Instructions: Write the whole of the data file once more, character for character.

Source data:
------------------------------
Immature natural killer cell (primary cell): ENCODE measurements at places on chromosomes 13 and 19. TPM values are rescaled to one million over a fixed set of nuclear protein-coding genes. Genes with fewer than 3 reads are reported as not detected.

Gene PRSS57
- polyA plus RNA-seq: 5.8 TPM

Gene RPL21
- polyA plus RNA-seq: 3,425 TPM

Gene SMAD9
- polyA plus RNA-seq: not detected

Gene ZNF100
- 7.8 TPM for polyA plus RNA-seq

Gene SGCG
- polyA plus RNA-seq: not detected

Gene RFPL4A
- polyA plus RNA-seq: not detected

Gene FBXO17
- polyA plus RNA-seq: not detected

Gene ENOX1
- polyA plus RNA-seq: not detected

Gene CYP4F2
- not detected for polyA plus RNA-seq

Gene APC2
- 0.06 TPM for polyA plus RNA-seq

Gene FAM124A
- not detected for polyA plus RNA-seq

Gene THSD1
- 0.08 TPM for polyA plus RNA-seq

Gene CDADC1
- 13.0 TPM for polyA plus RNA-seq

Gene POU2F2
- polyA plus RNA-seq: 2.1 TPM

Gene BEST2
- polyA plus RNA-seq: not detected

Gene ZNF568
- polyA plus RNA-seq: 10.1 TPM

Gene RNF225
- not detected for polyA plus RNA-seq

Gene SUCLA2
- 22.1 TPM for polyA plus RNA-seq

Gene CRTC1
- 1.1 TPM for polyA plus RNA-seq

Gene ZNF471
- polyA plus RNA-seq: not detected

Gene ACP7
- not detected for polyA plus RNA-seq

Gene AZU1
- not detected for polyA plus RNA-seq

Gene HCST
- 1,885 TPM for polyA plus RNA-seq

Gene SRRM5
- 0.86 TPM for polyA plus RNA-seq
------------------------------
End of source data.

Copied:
Immature natural killer cell (primary cell): ENCODE measurements at places on chromosomes 13 and 19. TPM values are rescaled to one million over a fixed set of nuclear protein-coding genes. Genes with fewer than 3 reads are reported as not detected.

Gene PRSS57
- polyA plus RNA-seq: 5.8 TPM

Gene RPL21
- polyA plus RNA-seq: 3,425 TPM

Gene SMAD9
- polyA plus RNA-seq: not detected

Gene ZNF100
- 7.8 TPM for polyA plus RNA-seq

Gene SGCG
- polyA plus RNA-seq: not detected

Gene RFPL4A
- polyA plus RNA-seq: not detected

Gene FBXO17
- polyA plus RNA-seq: not detected

Gene ENOX1
- polyA plus RNA-seq: not detected

Gene CYP4F2
- not detected for polyA plus RNA-seq

Gene APC2
- 0.06 TPM for polyA plus RNA-seq

Gene FAM124A
- not detected for polyA plus RNA-seq

Gene THSD1
- 0.08 TPM for polyA plus RNA-seq

Gene CDADC1
- 13.0 TPM for polyA plus RNA-seq

Gene POU2F2
- polyA plus RNA-seq: 2.1 TPM

Gene BEST2
- polyA plus RNA-seq: not detected

Gene ZNF568
- polyA plus RNA-seq: 10.1 TPM

Gene RNF225
- not detected for polyA plus RNA-seq

Gene SUCLA2
- 22.1 TPM for polyA plus RNA-seq

Gene CRTC1
- 1.1 TPM for polyA plus RNA-seq

Gene ZNF471
- polyA plus RNA-seq: not detected

Gene ACP7
- not detected for polyA plus RNA-seq

Gene AZU1
- not detected for polyA plus RNA-seq

Gene HCST
- 1,885 TPM for polyA plus RNA-seq

Gene SRRM5
- 0.86 TPM for polyA plus RNA-seq